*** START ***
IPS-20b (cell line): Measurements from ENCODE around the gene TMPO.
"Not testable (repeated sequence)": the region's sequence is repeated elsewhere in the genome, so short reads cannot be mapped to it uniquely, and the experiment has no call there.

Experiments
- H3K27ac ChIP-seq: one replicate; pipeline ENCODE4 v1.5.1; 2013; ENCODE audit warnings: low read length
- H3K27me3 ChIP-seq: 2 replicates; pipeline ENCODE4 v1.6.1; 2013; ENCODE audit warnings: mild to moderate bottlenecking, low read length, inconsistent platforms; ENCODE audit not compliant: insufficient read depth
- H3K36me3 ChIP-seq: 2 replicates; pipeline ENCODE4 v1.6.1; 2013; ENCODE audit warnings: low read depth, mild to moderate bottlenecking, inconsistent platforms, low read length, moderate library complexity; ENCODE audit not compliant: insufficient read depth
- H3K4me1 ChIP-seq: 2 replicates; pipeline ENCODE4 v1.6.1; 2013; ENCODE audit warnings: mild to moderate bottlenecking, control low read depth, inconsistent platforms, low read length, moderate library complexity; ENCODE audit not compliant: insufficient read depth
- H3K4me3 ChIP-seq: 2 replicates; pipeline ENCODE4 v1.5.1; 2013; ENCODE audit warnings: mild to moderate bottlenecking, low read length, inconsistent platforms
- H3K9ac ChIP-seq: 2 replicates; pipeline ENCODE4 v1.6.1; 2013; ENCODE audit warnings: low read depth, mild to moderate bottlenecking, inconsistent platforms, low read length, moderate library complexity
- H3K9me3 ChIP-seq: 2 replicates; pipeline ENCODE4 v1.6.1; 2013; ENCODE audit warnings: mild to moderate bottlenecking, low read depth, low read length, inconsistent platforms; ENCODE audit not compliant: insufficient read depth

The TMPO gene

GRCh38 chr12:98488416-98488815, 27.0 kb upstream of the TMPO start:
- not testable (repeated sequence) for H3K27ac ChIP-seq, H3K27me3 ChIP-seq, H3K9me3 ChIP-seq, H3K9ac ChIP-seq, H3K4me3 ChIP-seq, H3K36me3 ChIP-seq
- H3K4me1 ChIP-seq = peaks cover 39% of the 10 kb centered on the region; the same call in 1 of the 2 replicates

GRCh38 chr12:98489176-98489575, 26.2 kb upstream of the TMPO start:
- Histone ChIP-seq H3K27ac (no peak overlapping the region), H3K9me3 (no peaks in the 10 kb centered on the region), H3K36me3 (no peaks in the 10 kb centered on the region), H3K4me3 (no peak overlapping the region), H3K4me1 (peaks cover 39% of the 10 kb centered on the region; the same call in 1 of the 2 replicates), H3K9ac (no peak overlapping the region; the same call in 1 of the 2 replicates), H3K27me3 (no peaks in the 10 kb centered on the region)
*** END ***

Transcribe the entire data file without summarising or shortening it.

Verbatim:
IPS-20b (cell line): Measurements from ENCODE around the gene TMPO.
"Not testable (repeated sequence)": the region's sequence is repeated elsewhere in the genome, so short reads cannot be mapped to it uniquely, and the experiment has no call there.

Experiments
- H3K27ac ChIP-seq: one replicate; pipeline ENCODE4 v1.5.1; 2013; ENCODE audit warnings: low read length
- H3K27me3 ChIP-seq: 2 replicates; pipeline ENCODE4 v1.6.1; 2013; ENCODE audit warnings: mild to moderate bottlenecking, low read length, inconsistent platforms; ENCODE audit not compliant: insufficient read depth
- H3K36me3 ChIP-seq: 2 replicates; pipeline ENCODE4 v1.6.1; 2013; ENCODE audit warnings: low read depth, mild to moderate bottlenecking, inconsistent platforms, low read length, moderate library complexity; ENCODE audit not compliant: insufficient read depth
- H3K4me1 ChIP-seq: 2 replicates; pipeline ENCODE4 v1.6.1; 2013; ENCODE audit warnings: mild to moderate bottlenecking, control low read depth, inconsistent platforms, low read length, moderate library complexity; ENCODE audit not compliant: insufficient read depth
- H3K4me3 ChIP-seq: 2 replicates; pipeline ENCODE4 v1.5.1; 2013; ENCODE audit warnings: mild to moderate bottlenecking, low read length, inconsistent platforms
- H3K9ac ChIP-seq: 2 replicates; pipeline ENCODE4 v1.6.1; 2013; ENCODE audit warnings: low read depth, mild to moderate bottlenecking, inconsistent platforms, low read length, moderate library complexity
- H3K9me3 ChIP-seq: 2 replicates; pipeline ENCODE4 v1.6.1; 2013; ENCODE audit warnings: mild to moderate bottlenecking, low read depth, low read length, inconsistent platforms; ENCODE audit not compliant: insufficient read depth

The TMPO gene

GRCh38 chr12:98488416-98488815, 27.0 kb upstream of the TMPO start:
- not testable (repeated sequence) for H3K27ac ChIP-seq, H3K27me3 ChIP-seq, H3K9me3 ChIP-seq, H3K9ac ChIP-seq, H3K4me3 ChIP-seq, H3K36me3 ChIP-seq
- H3K4me1 ChIP-seq = peaks cover 39% of the 10 kb centered on the region; the same call in 1 of the 2 replicates

GRCh38 chr12:98489176-98489575, 26.2 kb upstream of the TMPO start:
- Histone ChIP-seq H3K27ac (no peak overlapping the region), H3K9me3 (no peaks in the 10 kb centered on the region), H3K36me3 (no peaks in the 10 kb centered on the region), H3K4me3 (no peak overlapping the region), H3K4me1 (peaks cover 39% of the 10 kb centered on the region; the same call in 1 of the 2 replicates), H3K9ac (no peak overlapping the region; the same call in 1 of the 2 replicates), H3K27me3 (no peaks in the 10 kb centered on the region)